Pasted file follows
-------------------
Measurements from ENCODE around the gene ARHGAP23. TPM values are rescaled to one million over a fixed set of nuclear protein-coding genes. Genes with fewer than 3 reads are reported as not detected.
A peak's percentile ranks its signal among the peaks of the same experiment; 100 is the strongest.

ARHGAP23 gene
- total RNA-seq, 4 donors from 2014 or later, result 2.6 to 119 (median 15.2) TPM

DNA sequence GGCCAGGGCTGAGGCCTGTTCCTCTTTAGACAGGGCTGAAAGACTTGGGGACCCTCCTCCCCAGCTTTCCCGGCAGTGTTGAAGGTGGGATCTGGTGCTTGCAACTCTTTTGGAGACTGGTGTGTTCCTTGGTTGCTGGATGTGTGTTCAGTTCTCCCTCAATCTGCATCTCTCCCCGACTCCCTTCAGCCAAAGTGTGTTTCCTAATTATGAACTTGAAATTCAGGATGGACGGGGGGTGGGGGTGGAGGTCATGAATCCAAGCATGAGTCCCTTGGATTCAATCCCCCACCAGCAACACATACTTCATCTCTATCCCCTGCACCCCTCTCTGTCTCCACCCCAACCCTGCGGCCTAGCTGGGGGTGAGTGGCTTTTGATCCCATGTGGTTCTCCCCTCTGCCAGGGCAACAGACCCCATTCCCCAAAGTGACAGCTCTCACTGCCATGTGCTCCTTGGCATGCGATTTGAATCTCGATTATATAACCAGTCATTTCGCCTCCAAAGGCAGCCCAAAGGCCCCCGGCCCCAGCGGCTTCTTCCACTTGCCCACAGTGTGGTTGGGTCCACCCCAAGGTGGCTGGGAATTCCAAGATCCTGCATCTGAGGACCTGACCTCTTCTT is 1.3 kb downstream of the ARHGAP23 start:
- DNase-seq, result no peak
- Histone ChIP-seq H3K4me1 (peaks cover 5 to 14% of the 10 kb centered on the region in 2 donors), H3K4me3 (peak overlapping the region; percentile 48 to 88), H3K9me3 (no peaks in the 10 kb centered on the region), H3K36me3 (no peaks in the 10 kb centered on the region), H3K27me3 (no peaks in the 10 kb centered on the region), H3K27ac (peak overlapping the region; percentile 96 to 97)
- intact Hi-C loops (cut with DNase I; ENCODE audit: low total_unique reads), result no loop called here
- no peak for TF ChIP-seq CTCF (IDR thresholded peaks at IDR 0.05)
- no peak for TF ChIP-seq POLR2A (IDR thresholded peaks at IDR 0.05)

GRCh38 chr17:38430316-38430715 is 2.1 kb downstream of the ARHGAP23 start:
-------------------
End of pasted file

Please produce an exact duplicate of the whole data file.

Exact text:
Measurements from ENCODE around the gene ARHGAP23. TPM values are rescaled to one million over a fixed set of nuclear protein-coding genes. Genes with fewer than 3 reads are reported as not detected.
A peak's percentile ranks its signal among the peaks of the same experiment; 100 is the strongest.

ARHGAP23 gene
- total RNA-seq, 4 donors from 2014 or later, result 2.6 to 119 (median 15.2) TPM

DNA sequence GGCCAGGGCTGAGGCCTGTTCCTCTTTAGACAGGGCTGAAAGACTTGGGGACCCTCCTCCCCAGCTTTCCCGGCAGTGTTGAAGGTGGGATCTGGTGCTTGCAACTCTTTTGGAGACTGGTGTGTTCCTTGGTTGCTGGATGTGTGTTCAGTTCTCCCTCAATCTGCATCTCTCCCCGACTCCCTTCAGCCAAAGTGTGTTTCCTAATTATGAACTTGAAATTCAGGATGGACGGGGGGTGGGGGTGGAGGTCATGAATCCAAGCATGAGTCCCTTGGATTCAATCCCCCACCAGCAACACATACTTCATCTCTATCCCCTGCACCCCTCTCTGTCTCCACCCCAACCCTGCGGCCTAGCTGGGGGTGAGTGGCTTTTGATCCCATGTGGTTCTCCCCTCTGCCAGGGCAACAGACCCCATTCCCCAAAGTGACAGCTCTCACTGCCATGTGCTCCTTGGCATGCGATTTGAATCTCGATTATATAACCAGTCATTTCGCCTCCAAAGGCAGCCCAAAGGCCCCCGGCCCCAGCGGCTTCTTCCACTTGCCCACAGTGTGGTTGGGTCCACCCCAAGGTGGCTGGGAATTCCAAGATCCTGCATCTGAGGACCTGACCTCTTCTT is 1.3 kb downstream of the ARHGAP23 start:
- DNase-seq, result no peak
- Histone ChIP-seq H3K4me1 (peaks cover 5 to 14% of the 10 kb centered on the region in 2 donors), H3K4me3 (peak overlapping the region; percentile 48 to 88), H3K9me3 (no peaks in the 10 kb centered on the region), H3K36me3 (no peaks in the 10 kb centered on the region), H3K27me3 (no peaks in the 10 kb centered on the region), H3K27ac (peak overlapping the region; percentile 96 to 97)
- intact Hi-C loops (cut with DNase I; ENCODE audit: low total_unique reads), result no loop called here
- no peak for TF ChIP-seq CTCF (IDR thresholded peaks at IDR 0.05)
- no peak for TF ChIP-seq POLR2A (IDR thresholded peaks at IDR 0.05)

GRCh38 chr17:38430316-38430715 is 2.1 kb downstream of the ARHGAP23 start: